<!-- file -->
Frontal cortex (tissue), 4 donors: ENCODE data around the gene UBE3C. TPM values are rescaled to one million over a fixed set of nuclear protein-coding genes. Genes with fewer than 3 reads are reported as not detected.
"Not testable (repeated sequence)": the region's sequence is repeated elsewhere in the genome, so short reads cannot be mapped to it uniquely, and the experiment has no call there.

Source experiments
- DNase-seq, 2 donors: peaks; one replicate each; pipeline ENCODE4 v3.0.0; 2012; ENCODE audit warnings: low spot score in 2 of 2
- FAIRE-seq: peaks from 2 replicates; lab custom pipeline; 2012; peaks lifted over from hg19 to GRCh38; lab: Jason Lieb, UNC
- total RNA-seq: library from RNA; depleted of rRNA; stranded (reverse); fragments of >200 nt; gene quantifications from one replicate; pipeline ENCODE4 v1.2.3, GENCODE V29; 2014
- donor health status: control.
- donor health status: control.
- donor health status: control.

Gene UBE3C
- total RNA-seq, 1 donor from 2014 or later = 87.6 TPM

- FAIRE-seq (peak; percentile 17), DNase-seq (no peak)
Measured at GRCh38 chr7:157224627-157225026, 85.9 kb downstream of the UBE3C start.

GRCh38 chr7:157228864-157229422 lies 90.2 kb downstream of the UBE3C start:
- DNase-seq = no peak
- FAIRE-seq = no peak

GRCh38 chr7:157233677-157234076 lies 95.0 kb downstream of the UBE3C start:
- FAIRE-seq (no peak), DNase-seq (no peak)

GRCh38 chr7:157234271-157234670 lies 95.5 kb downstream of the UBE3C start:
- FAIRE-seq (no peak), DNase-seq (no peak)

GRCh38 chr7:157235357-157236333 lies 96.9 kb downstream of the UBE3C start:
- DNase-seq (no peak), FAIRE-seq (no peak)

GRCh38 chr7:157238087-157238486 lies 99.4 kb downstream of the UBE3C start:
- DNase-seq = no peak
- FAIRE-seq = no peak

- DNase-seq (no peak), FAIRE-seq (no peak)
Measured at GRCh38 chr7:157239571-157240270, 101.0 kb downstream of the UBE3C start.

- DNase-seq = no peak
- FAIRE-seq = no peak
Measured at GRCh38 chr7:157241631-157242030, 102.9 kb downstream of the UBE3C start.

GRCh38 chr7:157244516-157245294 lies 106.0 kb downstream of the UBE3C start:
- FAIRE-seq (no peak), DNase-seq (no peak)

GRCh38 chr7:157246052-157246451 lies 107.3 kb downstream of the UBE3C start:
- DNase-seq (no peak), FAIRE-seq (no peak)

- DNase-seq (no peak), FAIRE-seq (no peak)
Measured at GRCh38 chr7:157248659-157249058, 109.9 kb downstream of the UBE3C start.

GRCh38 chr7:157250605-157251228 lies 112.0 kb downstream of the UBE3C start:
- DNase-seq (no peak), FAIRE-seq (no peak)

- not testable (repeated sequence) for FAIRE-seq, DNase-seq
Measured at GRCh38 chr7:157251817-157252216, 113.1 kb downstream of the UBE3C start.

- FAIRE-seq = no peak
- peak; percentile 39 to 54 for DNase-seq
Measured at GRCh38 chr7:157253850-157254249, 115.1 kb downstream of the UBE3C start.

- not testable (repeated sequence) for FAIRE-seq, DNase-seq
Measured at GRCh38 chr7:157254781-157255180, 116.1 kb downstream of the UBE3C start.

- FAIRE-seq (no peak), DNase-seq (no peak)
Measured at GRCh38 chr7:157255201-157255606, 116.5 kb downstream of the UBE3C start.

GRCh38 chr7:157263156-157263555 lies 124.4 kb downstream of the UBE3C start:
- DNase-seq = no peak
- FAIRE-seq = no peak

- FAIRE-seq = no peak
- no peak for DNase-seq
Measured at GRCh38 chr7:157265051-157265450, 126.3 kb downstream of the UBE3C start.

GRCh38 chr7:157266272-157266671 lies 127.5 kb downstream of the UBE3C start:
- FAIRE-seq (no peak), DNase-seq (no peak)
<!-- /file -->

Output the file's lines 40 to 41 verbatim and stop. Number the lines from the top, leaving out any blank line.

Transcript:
Measured at GRCh38 chr7:157251817-157252216, 113.1 kb downstream of the UBE3C start.

- FAIRE-seq = no peak